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CUPERTINO, CA - OCTOBER 04: Apple's Senior Vice President of Worldwide product marketing Phil Schiller standing in front of an image showing thought bubbles discusses the new personal assistant called Siri for the new iPhone 4s at the company's headquarters October 4, 2011 in Cupertino, California. The announcement marks the first time new CEO Tim Cook introduced a new product since Apple co-founder Steve Jobs resigned in August. (Photo by Kevork Djansezian/Getty Images)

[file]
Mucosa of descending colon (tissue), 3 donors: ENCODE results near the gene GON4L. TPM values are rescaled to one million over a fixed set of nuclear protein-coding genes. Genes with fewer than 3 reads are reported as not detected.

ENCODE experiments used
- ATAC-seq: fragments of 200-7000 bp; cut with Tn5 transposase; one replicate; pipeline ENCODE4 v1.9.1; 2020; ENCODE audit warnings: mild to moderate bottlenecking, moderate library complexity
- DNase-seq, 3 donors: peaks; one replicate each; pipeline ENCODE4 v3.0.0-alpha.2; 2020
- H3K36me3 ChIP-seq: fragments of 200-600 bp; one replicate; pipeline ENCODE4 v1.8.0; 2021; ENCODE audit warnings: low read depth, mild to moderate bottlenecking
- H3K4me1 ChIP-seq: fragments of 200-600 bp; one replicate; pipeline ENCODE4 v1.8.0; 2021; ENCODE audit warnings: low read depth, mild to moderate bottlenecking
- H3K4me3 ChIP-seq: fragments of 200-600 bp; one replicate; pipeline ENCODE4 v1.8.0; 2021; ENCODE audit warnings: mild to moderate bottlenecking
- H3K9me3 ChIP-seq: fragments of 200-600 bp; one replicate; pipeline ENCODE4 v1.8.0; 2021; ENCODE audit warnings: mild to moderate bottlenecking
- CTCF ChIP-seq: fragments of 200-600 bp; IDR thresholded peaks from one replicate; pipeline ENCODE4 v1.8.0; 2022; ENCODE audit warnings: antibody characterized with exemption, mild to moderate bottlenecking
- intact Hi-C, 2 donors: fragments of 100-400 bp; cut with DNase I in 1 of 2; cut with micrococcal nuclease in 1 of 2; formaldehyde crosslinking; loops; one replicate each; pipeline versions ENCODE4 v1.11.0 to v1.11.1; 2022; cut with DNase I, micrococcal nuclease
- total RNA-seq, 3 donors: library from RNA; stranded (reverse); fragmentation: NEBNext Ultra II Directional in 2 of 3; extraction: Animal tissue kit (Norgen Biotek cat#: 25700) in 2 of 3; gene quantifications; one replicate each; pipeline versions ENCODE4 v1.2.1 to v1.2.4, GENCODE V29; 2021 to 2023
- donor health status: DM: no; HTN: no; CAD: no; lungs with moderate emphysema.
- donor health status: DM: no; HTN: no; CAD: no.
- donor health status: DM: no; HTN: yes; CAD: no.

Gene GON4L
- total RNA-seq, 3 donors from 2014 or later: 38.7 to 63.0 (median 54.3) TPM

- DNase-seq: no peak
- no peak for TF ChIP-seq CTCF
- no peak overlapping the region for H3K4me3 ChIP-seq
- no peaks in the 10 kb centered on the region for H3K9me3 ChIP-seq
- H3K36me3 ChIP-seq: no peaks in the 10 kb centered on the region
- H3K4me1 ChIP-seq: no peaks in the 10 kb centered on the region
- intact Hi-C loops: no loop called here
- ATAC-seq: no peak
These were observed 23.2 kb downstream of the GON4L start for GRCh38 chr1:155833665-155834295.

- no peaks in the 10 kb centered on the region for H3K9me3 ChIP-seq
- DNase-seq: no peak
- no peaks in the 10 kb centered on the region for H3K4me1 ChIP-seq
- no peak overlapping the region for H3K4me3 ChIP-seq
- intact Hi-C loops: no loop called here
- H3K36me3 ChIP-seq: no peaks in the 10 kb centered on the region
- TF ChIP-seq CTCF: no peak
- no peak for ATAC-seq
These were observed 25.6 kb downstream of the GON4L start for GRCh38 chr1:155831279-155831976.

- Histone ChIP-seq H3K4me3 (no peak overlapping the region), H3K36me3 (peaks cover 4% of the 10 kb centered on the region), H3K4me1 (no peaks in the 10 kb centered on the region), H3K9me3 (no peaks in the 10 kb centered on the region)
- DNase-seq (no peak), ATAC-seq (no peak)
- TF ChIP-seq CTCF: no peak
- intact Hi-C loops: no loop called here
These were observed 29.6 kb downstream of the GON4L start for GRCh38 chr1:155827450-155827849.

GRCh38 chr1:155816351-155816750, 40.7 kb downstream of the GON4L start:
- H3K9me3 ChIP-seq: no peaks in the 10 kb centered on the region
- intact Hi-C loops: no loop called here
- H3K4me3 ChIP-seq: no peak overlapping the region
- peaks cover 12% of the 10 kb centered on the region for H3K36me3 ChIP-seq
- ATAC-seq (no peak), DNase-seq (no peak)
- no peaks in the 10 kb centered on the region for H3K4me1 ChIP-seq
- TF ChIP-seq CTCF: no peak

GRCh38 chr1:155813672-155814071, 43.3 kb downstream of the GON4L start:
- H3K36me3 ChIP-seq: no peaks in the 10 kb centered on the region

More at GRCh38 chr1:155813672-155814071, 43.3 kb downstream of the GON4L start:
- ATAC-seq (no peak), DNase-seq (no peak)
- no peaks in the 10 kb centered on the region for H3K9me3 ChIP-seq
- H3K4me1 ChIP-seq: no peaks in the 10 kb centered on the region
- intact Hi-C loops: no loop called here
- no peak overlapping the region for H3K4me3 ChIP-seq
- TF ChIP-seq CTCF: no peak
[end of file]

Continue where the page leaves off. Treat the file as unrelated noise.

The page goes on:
A new study says YES. When kids hear their parents bark at Alexa and Siri for information about the weather or whatever their hearts’ desire, the kids are picking up on the abrupt commands, and it’s spilling over into how the kids communicate with parents, teachers and any “real” person they interact with.

And younger children are interacting with these devices quite a bit. Estimates show that 42 percent of kids aged nine to 16 use voice recognition devices for help with homework.

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